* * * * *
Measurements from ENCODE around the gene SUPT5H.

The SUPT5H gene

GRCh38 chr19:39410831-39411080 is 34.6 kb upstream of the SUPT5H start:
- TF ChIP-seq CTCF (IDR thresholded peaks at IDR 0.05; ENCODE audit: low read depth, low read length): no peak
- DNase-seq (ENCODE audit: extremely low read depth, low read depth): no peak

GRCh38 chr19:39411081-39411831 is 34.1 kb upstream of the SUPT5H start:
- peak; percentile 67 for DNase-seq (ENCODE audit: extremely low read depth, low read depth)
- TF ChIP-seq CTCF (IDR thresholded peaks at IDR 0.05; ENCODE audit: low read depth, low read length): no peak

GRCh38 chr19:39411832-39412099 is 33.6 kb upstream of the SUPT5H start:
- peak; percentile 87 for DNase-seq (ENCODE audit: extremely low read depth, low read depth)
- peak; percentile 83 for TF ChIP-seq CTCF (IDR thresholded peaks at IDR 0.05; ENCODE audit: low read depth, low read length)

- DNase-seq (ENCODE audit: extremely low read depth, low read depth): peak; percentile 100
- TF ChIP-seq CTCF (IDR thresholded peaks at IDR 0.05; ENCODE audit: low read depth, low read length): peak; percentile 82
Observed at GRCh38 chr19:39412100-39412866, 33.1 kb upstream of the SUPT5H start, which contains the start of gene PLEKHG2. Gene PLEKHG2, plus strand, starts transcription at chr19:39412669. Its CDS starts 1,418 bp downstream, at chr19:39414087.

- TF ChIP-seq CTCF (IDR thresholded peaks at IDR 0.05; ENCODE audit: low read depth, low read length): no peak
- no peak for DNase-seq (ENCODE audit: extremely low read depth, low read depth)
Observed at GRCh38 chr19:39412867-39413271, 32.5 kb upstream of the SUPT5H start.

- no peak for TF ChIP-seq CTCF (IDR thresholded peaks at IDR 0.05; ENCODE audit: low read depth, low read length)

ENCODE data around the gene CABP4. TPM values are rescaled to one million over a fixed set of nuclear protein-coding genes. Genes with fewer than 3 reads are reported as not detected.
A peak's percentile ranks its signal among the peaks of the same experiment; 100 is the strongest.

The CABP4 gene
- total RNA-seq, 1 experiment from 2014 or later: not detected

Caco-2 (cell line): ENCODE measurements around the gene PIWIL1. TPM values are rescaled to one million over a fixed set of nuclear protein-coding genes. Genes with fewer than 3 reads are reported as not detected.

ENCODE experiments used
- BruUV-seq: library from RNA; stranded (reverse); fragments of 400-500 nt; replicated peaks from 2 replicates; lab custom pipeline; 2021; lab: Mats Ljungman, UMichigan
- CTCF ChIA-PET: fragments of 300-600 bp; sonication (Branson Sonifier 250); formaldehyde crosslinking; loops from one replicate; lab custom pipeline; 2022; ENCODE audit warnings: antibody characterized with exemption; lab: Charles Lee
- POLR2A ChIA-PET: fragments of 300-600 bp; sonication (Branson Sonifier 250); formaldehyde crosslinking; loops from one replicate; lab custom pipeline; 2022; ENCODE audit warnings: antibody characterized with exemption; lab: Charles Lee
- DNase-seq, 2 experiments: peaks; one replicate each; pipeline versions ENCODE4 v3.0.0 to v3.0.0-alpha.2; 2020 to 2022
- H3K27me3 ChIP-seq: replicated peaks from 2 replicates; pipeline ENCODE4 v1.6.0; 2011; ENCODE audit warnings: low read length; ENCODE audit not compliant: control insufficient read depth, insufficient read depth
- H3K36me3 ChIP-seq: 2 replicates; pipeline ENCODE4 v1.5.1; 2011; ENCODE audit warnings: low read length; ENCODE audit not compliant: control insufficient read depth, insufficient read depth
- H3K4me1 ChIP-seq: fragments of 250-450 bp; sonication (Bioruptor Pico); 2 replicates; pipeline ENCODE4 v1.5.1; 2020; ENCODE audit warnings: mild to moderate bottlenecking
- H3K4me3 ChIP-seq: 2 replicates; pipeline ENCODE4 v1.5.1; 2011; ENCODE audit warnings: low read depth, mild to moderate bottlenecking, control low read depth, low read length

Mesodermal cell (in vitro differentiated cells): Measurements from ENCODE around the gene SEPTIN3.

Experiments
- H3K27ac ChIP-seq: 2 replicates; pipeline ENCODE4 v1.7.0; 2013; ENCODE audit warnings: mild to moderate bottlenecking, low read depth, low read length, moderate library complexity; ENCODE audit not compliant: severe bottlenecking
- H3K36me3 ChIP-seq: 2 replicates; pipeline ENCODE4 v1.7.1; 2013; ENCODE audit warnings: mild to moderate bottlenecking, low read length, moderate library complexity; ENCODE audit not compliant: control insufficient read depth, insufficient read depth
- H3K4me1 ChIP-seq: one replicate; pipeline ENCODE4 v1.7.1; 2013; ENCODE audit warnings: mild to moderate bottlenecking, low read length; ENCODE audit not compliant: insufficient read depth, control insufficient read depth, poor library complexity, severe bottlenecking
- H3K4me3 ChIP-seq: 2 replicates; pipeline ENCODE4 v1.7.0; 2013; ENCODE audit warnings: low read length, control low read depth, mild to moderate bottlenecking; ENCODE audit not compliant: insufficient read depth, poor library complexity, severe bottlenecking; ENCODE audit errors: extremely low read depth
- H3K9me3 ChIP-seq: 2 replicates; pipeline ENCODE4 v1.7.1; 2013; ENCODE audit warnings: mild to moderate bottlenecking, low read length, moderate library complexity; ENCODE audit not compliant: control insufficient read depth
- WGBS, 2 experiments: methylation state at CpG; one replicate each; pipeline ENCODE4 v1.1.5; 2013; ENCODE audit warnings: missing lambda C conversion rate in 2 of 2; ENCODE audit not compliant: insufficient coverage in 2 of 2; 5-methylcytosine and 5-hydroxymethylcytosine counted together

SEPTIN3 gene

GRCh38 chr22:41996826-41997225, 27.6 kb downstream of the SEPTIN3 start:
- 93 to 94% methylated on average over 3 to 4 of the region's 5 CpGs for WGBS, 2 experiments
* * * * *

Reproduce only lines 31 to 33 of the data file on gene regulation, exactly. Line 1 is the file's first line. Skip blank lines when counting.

- H3K4me1 ChIP-seq: fragments of 250-450 bp; sonication (Bioruptor Pico); 2 replicates; pipeline ENCODE4 v1.5.1; 2020; ENCODE audit warnings: mild to moderate bottlenecking
- H3K4me3 ChIP-seq: 2 replicates; pipeline ENCODE4 v1.5.1; 2011; ENCODE audit warnings: low read depth, mild to moderate bottlenecking, control low read depth, low read length

Mesodermal cell (in vitro differentiated cells): Measurements from ENCODE around the gene SEPTIN3.